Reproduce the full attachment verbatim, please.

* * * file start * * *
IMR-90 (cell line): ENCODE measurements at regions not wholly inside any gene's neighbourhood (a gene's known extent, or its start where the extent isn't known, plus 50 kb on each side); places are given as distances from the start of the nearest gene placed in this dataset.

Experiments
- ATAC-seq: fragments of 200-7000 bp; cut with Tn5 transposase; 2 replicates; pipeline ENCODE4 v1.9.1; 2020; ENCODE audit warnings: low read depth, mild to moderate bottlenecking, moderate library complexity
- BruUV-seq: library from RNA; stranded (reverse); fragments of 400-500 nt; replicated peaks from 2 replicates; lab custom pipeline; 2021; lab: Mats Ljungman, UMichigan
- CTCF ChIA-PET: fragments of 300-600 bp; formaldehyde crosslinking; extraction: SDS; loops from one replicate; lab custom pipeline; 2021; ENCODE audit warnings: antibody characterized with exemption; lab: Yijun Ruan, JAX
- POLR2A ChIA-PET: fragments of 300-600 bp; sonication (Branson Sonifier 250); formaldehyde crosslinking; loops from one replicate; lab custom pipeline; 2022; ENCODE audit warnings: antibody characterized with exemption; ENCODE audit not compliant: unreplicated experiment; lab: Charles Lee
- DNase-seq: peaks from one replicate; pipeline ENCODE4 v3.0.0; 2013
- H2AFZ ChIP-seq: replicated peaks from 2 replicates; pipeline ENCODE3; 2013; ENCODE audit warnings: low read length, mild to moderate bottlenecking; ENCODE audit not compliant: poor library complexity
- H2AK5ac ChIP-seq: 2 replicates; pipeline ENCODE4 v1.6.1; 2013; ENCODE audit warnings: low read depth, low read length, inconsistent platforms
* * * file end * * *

IMR-90 (cell line): ENCODE measurements at regions not wholly inside any gene's neighbourhood (a gene's known extent, or its start where the extent isn't known, plus 50 kb on each side); places are given as distances from the start of the nearest gene placed in this dataset.

Experiments
- ATAC-seq: fragments of 200-7000 bp; cut with Tn5 transposase; 2 replicates; pipeline ENCODE4 v1.9.1; 2020; ENCODE audit warnings: low read depth, mild to moderate bottlenecking, moderate library complexity
- BruUV-seq: library from RNA; stranded (reverse); fragments of 400-500 nt; replicated peaks from 2 replicates; lab custom pipeline; 2021; lab: Mats Ljungman, UMichigan
- CTCF ChIA-PET: fragments of 300-600 bp; formaldehyde crosslinking; extraction: SDS; loops from one replicate; lab custom pipeline; 2021; ENCODE audit warnings: antibody characterized with exemption; lab: Yijun Ruan, JAX
- POLR2A ChIA-PET: fragments of 300-600 bp; sonication (Branson Sonifier 250); formaldehyde crosslinking; loops from one replicate; lab custom pipeline; 2022; ENCODE audit warnings: antibody characterized with exemption; ENCODE audit not compliant: unreplicated experiment; lab: Charles Lee
- DNase-seq: peaks from one replicate; pipeline ENCODE4 v3.0.0; 2013
- H2AFZ ChIP-seq: replicated peaks from 2 replicates; pipeline ENCODE3; 2013; ENCODE audit warnings: low read length, mild to moderate bottlenecking; ENCODE audit not compliant: poor library complexity
- H2AK5ac ChIP-seq: 2 replicates; pipeline ENCODE4 v1.6.1; 2013; ENCODE audit warnings: low read depth, low read length, inconsistent platforms